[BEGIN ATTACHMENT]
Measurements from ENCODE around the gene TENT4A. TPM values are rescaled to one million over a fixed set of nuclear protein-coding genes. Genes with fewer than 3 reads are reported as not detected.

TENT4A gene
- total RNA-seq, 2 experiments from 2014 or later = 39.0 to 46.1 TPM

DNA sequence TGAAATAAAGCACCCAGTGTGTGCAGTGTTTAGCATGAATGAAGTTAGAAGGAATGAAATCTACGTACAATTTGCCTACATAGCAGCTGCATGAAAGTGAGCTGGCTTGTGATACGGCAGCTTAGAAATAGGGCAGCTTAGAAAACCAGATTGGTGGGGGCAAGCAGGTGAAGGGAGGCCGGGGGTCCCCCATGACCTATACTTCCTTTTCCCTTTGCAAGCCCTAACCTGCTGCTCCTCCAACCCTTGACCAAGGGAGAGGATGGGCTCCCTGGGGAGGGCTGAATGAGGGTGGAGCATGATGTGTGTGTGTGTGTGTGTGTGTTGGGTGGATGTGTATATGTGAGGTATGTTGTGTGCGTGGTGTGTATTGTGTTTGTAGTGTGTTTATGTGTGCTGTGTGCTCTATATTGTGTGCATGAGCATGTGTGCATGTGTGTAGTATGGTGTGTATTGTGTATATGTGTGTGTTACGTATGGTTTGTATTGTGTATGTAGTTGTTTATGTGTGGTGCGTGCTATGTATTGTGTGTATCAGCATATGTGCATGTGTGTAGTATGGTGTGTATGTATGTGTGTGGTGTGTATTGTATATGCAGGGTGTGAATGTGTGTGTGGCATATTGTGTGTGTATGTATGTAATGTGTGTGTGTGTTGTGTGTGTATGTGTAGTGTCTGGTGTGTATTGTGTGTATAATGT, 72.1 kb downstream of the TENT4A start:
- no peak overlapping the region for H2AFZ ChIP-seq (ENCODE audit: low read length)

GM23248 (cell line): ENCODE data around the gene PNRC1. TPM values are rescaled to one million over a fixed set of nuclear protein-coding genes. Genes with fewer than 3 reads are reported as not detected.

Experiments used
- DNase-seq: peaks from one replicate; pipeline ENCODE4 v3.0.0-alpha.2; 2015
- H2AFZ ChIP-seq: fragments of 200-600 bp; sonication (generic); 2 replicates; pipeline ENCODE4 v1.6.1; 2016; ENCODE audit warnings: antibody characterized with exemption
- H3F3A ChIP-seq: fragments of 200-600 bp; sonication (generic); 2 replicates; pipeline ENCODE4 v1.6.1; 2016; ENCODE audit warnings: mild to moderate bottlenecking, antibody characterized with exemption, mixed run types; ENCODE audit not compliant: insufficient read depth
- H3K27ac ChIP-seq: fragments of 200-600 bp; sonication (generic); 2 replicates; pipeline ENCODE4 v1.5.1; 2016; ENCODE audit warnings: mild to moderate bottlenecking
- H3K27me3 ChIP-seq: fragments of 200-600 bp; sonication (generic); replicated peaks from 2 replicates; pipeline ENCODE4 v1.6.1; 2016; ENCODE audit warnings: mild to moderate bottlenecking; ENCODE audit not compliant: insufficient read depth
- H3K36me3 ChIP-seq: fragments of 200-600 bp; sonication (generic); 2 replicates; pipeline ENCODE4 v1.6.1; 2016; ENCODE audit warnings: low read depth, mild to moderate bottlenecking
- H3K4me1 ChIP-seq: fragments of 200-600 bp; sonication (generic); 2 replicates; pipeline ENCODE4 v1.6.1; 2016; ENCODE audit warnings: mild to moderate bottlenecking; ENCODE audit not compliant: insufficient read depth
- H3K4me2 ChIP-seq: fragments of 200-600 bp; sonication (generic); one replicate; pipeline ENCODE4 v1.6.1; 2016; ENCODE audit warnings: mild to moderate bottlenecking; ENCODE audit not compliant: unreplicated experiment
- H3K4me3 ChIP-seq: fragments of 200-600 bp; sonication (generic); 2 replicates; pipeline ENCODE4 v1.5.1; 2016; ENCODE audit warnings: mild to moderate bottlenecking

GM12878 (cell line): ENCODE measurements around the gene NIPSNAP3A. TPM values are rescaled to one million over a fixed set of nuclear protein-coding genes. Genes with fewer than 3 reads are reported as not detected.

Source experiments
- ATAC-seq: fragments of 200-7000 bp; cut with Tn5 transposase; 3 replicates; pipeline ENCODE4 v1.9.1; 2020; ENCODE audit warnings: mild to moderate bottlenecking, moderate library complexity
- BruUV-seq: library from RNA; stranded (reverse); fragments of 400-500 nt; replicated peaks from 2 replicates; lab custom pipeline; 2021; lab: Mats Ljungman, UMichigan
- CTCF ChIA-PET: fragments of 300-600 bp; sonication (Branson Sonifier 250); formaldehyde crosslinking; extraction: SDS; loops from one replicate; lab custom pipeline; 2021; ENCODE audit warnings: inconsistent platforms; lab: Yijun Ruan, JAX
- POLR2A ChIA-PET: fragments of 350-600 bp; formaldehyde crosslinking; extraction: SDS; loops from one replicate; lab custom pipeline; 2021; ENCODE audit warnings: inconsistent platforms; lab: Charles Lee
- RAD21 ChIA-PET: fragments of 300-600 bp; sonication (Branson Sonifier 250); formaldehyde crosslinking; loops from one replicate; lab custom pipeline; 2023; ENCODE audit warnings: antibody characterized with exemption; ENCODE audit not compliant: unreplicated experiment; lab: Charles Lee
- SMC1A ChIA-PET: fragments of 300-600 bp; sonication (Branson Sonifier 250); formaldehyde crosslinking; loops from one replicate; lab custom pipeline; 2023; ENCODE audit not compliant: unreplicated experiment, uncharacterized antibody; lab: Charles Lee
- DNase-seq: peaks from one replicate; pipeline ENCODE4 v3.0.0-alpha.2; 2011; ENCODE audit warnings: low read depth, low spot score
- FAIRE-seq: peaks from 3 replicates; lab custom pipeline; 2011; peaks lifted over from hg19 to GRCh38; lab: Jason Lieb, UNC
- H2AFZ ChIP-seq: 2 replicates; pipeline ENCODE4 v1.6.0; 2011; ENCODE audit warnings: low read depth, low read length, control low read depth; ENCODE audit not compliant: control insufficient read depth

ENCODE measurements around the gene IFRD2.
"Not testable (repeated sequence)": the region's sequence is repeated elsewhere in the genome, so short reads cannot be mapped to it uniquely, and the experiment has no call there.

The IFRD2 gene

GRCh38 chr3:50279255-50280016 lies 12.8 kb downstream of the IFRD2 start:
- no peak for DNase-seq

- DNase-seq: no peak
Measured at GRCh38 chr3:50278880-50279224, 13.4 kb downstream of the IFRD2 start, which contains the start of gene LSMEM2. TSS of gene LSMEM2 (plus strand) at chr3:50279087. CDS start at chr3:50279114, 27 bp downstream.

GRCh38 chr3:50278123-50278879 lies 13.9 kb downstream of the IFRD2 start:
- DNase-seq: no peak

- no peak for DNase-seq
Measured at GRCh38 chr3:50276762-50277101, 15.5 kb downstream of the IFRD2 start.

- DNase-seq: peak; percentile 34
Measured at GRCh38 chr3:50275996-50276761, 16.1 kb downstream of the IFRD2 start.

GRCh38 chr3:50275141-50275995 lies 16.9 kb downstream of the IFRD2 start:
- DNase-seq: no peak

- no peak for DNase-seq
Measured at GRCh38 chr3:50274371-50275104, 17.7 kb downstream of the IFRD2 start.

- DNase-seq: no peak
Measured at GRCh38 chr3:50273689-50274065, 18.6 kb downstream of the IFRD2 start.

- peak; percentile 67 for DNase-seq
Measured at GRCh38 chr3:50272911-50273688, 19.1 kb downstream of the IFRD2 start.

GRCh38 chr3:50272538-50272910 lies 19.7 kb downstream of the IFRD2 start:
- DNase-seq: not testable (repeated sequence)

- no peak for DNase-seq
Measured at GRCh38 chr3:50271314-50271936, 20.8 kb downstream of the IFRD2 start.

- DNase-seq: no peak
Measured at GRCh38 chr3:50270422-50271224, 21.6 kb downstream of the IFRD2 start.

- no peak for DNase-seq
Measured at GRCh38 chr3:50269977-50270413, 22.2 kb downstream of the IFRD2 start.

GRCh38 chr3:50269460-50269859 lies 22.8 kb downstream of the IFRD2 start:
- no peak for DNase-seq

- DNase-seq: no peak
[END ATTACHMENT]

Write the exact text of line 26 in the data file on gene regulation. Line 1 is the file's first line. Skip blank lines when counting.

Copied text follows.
- FAIRE-seq: peaks from 3 replicates; lab custom pipeline; 2011; peaks lifted over from hg19 to GRCh38; lab: Jason Lieb, UNC